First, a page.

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Math.imul is an interesting case, actually. Previous and current JavaScript specifications, ECMAScript 3 and
ECMAScript 5, don't have an expression that directly corresponds to C's 32-bit integer multiplication. The function in
Listing 18-9 implements C-like multiplication in JavaScript.
Listing 18-9. 32-bit Integer Multiplication Fallback
// courtesy of
function imul(a, b) {
var ah = (a >>> 16) & 0xffff;
var al = a & 0xffff;
var bh = (b >>> 16) & 0xffff;
var bl = b & 0xffff;
// the shift by 0 fixes the sign on the high part
// the final |0 converts the unsigned value into a signed value
return ((al * bl) + (((ah * bl + al * bh) << 16) >>> 0)|0);
Math.imul will be introduced in ECMAScript 6 (and is already available in Firefox and Chrome!) so that asm.
js can efficiently translate it into a native multiply instruction. In addition, there are upcoming JavaScript proposals
to expose other native instruction capabilities such as SIMD vector processing and 32-bit floating arithmetic. (All
numbers in JavaScript are IEEE 64-bit floats.) Beyond instruction-level performance, as of ECMAScript 5, JavaScript
has no access to shared-memory threads, though WebWorkers provide support for message-passing concurrency.
In short, the Web is a bit less capable than native platforms, but it's certainly powerful enough to run a wide range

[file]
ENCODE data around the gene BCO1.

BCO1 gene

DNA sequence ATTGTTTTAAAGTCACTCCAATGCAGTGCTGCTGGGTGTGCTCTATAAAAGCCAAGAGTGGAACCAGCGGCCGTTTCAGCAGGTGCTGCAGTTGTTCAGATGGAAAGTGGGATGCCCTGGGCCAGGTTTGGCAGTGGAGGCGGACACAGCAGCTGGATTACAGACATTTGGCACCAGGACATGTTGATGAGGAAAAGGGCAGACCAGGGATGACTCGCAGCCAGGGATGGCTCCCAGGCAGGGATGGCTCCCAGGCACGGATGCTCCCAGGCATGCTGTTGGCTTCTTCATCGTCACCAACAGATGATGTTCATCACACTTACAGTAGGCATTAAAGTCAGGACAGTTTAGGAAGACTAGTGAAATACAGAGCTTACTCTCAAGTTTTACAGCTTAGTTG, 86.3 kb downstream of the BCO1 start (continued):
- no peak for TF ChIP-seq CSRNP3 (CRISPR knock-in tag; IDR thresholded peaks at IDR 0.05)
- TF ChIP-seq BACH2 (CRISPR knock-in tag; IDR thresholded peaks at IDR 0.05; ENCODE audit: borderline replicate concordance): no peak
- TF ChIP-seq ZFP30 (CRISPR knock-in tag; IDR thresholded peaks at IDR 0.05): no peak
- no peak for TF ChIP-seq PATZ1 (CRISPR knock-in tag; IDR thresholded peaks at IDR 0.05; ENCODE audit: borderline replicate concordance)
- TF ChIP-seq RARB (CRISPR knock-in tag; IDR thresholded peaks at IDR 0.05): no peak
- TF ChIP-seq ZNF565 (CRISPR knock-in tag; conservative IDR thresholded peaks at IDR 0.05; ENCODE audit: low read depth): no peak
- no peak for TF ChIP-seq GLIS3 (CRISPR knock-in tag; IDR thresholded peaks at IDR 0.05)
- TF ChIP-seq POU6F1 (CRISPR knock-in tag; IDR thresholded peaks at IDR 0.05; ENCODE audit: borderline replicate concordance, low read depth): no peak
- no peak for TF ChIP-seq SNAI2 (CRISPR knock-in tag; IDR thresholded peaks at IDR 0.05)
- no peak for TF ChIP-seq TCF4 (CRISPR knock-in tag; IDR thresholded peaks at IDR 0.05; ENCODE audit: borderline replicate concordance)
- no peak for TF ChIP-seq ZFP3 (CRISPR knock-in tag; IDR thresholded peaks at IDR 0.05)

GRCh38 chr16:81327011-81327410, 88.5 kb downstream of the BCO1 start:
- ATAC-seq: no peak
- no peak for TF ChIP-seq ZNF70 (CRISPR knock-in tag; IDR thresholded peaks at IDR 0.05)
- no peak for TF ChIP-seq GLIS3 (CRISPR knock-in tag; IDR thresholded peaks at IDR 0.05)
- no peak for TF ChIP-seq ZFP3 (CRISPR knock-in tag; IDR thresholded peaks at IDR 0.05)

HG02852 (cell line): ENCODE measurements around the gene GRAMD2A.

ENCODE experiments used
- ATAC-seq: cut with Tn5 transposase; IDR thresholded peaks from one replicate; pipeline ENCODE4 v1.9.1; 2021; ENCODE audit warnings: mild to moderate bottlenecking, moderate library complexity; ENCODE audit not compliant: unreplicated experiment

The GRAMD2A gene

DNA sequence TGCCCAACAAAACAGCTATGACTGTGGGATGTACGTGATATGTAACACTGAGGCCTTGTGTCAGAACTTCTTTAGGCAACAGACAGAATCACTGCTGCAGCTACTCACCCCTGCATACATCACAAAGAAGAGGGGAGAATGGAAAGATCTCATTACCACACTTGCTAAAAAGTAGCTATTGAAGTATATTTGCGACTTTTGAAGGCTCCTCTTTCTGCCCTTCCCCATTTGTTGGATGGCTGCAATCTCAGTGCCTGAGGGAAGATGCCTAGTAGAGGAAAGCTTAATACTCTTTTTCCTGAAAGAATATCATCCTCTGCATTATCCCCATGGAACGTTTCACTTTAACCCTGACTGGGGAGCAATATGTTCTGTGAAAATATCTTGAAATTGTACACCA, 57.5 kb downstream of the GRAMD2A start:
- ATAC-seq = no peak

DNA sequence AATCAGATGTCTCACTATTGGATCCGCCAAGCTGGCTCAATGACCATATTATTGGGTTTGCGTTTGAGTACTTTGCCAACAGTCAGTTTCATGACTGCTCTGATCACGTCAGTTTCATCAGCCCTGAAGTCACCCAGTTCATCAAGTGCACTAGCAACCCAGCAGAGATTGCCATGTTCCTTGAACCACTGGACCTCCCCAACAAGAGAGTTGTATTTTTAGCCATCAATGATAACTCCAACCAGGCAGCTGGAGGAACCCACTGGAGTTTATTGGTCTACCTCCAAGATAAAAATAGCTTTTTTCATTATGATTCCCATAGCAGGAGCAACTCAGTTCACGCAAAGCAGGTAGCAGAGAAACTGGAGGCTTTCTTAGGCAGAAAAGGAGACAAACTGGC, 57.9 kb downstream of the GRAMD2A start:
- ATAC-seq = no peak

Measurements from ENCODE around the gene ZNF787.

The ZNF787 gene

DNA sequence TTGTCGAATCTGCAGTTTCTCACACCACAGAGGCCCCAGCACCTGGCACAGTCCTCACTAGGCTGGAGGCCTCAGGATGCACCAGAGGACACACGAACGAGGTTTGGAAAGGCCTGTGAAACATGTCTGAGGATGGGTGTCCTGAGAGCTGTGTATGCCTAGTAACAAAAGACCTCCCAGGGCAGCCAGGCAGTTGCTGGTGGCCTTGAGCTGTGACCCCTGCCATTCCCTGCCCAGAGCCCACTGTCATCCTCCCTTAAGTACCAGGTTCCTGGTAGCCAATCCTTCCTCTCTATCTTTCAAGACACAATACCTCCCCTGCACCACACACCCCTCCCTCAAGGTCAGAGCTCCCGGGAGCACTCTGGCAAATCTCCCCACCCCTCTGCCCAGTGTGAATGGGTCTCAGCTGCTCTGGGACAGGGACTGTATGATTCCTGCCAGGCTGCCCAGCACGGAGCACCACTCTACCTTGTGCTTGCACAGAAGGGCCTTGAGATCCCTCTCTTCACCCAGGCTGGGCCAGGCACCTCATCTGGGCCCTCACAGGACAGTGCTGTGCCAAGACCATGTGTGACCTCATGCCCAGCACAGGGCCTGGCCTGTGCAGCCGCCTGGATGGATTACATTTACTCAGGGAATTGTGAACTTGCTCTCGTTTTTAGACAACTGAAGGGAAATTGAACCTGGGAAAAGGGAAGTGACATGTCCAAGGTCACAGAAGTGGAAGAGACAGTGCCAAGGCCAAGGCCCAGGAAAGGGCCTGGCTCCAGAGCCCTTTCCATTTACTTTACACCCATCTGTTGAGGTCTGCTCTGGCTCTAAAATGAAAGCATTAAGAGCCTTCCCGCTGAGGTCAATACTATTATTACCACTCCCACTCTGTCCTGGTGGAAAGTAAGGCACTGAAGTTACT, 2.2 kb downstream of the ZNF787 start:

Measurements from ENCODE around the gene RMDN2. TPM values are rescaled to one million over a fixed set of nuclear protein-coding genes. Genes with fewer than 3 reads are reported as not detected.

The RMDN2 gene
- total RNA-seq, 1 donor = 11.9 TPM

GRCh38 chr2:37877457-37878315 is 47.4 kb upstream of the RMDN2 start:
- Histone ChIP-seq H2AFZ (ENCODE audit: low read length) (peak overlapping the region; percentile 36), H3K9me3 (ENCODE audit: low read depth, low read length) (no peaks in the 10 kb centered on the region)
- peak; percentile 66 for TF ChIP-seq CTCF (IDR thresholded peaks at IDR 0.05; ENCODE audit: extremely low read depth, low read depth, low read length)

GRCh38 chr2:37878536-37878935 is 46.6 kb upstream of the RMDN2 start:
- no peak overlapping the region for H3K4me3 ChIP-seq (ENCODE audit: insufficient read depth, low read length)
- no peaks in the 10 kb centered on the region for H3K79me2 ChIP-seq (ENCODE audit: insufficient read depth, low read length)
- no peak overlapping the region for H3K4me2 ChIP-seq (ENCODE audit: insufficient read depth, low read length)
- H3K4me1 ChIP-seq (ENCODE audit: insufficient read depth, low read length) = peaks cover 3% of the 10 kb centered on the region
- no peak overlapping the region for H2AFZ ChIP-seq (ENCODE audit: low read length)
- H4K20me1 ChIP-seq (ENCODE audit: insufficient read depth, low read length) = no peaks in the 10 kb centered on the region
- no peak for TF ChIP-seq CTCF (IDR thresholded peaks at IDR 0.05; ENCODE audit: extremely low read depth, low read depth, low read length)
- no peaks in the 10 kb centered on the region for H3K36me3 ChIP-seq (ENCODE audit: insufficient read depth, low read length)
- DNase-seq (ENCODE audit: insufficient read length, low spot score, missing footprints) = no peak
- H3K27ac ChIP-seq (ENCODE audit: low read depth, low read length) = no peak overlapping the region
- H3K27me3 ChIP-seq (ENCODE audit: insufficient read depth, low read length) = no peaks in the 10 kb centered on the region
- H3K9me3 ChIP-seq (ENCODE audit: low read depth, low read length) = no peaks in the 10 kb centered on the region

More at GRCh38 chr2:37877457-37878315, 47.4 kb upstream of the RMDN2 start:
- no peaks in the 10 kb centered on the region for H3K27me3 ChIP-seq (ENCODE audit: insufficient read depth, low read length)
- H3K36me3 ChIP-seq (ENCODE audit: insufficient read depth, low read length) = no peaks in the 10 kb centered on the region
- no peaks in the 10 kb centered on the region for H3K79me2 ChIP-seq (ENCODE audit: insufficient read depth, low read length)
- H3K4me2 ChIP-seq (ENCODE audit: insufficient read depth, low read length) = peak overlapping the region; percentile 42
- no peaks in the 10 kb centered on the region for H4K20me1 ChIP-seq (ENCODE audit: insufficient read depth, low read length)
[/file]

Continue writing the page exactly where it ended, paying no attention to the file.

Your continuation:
of games, especially since the gap between desktop PCs and mobile phones is much larger than the gap between
native code and asm.js. Moreover, we can expect improvements to performance over time. Emscripten, being a new
compiler, still has room for improvement in its code generation. At the time of this writing, Alon Zakai is rewriting
the compiler as a proper LLVM backend rather than a set of programs that parse LLVM IR directly. Emscripten as an
LLVM backend is expected to enable further LLVM optimizations.
Concurrently with improvements to the Emscripten compiler itself, browsers are optimizing for asm.js.
In November 2013, Google and Opera announced that their browsers have faster asm.js code generation
( ) . I predict
that the performance of asm.js will continue to improve. It's unrealistic to assume that the restricted, secure asm.js
will equal native code performance, but if it reaches 80% to 90% of the performance of native code, then asm.js will be
sufficiently fast that we can treat it like any other first-class target.
Sadly, if you're used to IDEs with wonderful debuggers like Visual Studio or even simpler tools like WinDbg or gdb,
Emscripten is a step backwards. There are no Emscripten debuggers, though you can invoke emcc with the -g flag and
use your web browser's JavaScript debugger. With -g , emcc tries hard to preserve function and variable names, so it's
not terribly painful to figure out what's happening at runtime from within a JavaScript debugger. Unfortunately, all
current JavaScript debuggers are painfully slow given the large JavaScript files that Emscripten produces.
Thus, most of the time, it's easiest to fall back on traditional printf debugging.
However, there is one trick that comes in handy. Much like Win32's DebugBreak() function or x86's __asm int 3 ,
in Emscripten, you can cause the debugger to break on a line of code with asm(“debugger”); . In Emscripten, asm()
allows insertion of arbitrary JavaScript into the generated code, and the JavaScript debugger statement causes the
debugger to kick in when that code is reached. I recommend inserting asm(“debugger”); into your assertion and
fatal error functions, as shown in Listing 18-10.
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